For architect Bart America, designing is a total experience that transcends a spectacular image or object. With clear architecture, he creates a personal universe in which space and experience complement each other. He aims at creating a balance between contemporary and timeless living. We also experience this in the classic bungalow that he transformed into his own light-filled oasis.
The basis of the aesthetics of architect Bart America is sensory. With his refined use of materials and clear expression, he enchants a growing audience. Today, he takes us with him into his visual language, his choice of materials and his way of thinking. ‘My architecture reaches further than structuralizing a building. Living is also about the coherence between interior, exterior, furniture, art and objects. The sophisticated balance makes a house a home,’ says the architect. ‘I find it important that residents can showcase their personality in their interiors. I like to be inspired by specific elements that fascinate the owners. It is human nature to surround oneself with objects that have stories and anecdotes attached to them. Because these objects must be able to breathe, I often opt for sober tones. The entirety has to be just right, but you have to be able to live in it.’ According to the architect, every project requires a triangular relationship between a place, its identity and its inhabitants. ‘Of course, it is essential to know how many bedrooms you want, but it is at least as important to hear what fascinates the owners. How a space inspires its inhabitants is something you discover by talking a lot.’
My renovated house shows what I stand for as an architect
To understand the philosophy of a creative mind, it is interesting to take a look at their personal habitat. ‘My renovated house shows what I stand for as an architect. It is a 1969 bungalow that I restored to its former glory. More than ever, the future lies in renovating the existing. That is specially fascinating, because you start from a basis and a context, from which you extract lines of force. The first thing we did was to expose them and clearing them up. Instead of building on, I started breaking off. I looked for the lost soul and folded the structure back to the original ground plan. The original arrangement of the design attracted me. I gave it back its original beauty.’ Removing it in order to retain the essence became an important stepping stone for America. He walks the sphere of simple beauty. His atmosphere is based on sober designs. ‘Serenity comes from the correct use of materials. I prefer to leave them natural, in order to capture the authentic atmosphere. The constant craving for innovation is not for me. Colours and trends are very fleeting. Natural materials last longer. I prefer materials whose soul grows with age.’ A good relationship between the space, natural light and detailing makes the contemporary architecture of Bart America timeless. ‘Removing is often more interesting than adding. Personally, I thrive less and less in expressive architecture. I prefer pure spaces that radiate simplicity and character. I prefer subtlety and finesse in textures.’ America describes his feeling of home as serene and uncluttered, which he attributes to the openness, materialisation and an abundance of light. ‘The trees and greenery behind the house create a very tranquil environment that you pick up on immediately. Specific to the construction period of the house are the large rooms with views on various sides. This transparency draws the green surroundings in, which has an immediate calming effect.’ Embedded in the surroundings, you experience a noble simplicity in his house. His accurate eye for detailing extends from the proportions to the materials and textures. Think of natural stone with daring nerves and brushed wood. The exciting spatial effect, the dialogue of materials and the play of light and volumes bring the whole into focus. ‘A house should not be a UFO that you blindly plant on a parcel. I want to feel the garden even in the house. Architecture must blend in with the landscape. A sense of space is also not limited to the strict dimensions of the walls. With large windows that can be opened completely, you immediately blur this transition. The connection with landscapes became a main theme in my work. I think about proportions, about the sun shifting with the functions, about where and when to spend time in the house. I am someone who likes to experience the changing light. I don't want to fight with the landscape, but just let the environment in’, concludes Bart America.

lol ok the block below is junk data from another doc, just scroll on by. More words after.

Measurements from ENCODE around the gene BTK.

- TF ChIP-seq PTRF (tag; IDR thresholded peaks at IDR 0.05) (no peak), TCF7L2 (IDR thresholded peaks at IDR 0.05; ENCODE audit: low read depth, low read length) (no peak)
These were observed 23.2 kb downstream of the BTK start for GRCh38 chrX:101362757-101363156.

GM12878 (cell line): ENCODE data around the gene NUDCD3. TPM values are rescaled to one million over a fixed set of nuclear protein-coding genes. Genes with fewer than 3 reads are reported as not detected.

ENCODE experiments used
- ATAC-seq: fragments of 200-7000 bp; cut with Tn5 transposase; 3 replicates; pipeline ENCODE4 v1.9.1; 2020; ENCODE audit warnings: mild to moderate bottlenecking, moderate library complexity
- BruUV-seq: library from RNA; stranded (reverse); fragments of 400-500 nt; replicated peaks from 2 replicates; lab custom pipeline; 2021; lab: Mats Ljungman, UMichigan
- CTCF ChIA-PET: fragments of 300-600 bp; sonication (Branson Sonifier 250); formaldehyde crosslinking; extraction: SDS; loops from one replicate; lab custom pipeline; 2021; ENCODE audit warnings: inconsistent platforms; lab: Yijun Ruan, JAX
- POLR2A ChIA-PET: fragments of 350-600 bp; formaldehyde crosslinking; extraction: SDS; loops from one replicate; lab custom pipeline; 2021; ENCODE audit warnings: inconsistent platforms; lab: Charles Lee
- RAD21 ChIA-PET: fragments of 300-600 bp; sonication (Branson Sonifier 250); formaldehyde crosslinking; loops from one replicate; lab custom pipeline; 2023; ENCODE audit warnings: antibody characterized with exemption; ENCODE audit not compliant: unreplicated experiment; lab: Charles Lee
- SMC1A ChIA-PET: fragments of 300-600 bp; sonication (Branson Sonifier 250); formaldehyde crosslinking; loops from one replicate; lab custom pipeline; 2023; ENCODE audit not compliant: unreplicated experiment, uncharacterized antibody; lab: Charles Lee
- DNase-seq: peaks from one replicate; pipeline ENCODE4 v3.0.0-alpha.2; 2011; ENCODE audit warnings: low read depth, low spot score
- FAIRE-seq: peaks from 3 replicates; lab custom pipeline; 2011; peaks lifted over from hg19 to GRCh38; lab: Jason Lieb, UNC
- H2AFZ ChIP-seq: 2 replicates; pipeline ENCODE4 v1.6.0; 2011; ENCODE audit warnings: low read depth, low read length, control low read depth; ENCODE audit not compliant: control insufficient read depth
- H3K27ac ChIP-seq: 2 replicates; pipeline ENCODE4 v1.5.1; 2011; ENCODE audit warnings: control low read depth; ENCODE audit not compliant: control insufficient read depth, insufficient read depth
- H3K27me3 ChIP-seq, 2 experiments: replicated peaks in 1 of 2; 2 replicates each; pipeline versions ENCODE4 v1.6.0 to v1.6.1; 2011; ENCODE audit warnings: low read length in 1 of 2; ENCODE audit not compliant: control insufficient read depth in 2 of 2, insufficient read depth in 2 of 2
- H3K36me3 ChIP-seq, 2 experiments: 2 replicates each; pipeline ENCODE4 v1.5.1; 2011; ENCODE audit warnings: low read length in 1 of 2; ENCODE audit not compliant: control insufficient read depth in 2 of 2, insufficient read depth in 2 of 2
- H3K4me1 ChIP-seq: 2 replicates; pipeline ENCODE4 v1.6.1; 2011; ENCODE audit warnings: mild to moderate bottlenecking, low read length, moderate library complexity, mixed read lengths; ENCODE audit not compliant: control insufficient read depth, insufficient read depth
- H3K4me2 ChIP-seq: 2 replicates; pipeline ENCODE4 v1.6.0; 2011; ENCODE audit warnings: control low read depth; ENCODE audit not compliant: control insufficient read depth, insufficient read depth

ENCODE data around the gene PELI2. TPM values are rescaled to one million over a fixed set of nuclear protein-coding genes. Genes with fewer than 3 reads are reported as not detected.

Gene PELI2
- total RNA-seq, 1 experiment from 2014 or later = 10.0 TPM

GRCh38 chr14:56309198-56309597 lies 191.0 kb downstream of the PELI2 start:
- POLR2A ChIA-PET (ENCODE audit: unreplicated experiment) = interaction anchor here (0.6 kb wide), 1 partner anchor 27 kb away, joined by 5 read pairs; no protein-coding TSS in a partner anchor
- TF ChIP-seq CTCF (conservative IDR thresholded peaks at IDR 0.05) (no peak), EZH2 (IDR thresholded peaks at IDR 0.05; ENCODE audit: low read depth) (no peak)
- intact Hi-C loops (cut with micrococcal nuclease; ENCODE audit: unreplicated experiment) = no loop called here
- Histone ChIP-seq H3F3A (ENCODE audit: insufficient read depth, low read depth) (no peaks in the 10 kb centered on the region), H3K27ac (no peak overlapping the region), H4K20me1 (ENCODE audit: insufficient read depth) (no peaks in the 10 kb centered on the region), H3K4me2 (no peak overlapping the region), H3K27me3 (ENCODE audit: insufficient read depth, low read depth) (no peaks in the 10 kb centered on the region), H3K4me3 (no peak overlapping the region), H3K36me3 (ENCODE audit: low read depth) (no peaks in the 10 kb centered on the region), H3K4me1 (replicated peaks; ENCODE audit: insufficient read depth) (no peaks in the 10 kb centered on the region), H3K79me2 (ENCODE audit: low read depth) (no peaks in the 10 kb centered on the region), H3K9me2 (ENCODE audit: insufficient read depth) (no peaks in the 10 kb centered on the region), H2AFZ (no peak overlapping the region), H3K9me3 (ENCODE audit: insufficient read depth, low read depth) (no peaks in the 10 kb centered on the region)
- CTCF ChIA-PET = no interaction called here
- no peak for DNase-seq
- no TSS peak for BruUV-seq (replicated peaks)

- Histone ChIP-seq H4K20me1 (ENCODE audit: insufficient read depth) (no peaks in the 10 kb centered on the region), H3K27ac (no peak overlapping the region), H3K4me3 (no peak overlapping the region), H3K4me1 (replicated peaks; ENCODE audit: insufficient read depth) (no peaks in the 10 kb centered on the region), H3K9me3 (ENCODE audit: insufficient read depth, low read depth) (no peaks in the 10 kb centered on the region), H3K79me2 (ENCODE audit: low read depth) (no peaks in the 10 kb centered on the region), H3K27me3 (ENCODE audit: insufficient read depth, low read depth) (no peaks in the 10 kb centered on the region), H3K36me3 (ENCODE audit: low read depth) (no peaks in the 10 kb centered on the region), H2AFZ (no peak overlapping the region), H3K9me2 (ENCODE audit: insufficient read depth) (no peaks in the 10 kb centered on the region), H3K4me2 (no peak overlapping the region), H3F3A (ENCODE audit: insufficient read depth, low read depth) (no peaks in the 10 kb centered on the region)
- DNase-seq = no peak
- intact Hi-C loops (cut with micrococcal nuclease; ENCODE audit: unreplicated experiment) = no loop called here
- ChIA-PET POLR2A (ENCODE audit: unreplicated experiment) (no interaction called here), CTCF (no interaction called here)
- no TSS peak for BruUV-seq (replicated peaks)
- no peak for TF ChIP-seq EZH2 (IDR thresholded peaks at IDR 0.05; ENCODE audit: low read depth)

Do you want to know more about Bart America? Read the full article in Imagicasa Summer 2022.
Photography by Cafeine
Listening, absorbing and analysing are the most important tasks for our new partner Bart America when assisting clients in realising their specific project. As an architect, he wants to create an enriching experience for both parties, himself and the client.Discover more